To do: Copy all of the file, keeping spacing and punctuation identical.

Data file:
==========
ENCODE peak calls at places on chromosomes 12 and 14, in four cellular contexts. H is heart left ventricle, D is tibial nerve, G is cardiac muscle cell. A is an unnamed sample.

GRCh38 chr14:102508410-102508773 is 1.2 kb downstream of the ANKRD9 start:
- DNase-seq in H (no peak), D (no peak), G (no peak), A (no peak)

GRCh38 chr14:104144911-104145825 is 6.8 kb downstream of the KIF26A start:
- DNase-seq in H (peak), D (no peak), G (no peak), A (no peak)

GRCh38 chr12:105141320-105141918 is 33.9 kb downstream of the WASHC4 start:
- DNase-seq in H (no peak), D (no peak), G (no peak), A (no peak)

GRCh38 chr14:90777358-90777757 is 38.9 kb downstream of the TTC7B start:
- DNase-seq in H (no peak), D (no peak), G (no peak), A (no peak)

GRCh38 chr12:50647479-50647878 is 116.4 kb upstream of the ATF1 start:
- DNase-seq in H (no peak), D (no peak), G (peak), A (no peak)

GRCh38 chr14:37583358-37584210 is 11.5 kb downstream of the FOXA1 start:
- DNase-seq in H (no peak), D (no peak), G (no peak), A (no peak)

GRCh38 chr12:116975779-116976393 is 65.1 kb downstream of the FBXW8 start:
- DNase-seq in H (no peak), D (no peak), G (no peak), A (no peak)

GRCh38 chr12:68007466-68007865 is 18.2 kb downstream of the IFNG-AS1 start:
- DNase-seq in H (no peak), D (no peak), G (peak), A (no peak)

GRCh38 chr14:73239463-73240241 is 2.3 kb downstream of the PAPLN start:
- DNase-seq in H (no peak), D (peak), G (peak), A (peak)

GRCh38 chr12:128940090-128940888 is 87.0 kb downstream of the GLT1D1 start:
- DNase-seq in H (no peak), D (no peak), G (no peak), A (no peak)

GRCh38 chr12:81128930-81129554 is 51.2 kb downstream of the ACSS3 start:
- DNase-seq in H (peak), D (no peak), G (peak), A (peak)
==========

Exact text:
ENCODE peak calls at places on chromosomes 12 and 14, in four cellular contexts. H is heart left ventricle, D is tibial nerve, G is cardiac muscle cell. A is an unnamed sample.

GRCh38 chr14:102508410-102508773 is 1.2 kb downstream of the ANKRD9 start:
- DNase-seq in H (no peak), D (no peak), G (no peak), A (no peak)

GRCh38 chr14:104144911-104145825 is 6.8 kb downstream of the KIF26A start:
- DNase-seq in H (peak), D (no peak), G (no peak), A (no peak)

GRCh38 chr12:105141320-105141918 is 33.9 kb downstream of the WASHC4 start:
- DNase-seq in H (no peak), D (no peak), G (no peak), A (no peak)

GRCh38 chr14:90777358-90777757 is 38.9 kb downstream of the TTC7B start:
- DNase-seq in H (no peak), D (no peak), G (no peak), A (no peak)

GRCh38 chr12:50647479-50647878 is 116.4 kb upstream of the ATF1 start:
- DNase-seq in H (no peak), D (no peak), G (peak), A (no peak)

GRCh38 chr14:37583358-37584210 is 11.5 kb downstream of the FOXA1 start:
- DNase-seq in H (no peak), D (no peak), G (no peak), A (no peak)

GRCh38 chr12:116975779-116976393 is 65.1 kb downstream of the FBXW8 start:
- DNase-seq in H (no peak), D (no peak), G (no peak), A (no peak)

GRCh38 chr12:68007466-68007865 is 18.2 kb downstream of the IFNG-AS1 start:
- DNase-seq in H (no peak), D (no peak), G (peak), A (no peak)

GRCh38 chr14:73239463-73240241 is 2.3 kb downstream of the PAPLN start:
- DNase-seq in H (no peak), D (peak), G (peak), A (peak)

GRCh38 chr12:128940090-128940888 is 87.0 kb downstream of the GLT1D1 start:
- DNase-seq in H (no peak), D (no peak), G (no peak), A (no peak)

GRCh38 chr12:81128930-81129554 is 51.2 kb downstream of the ACSS3 start:
- DNase-seq in H (peak), D (no peak), G (peak), A (peak)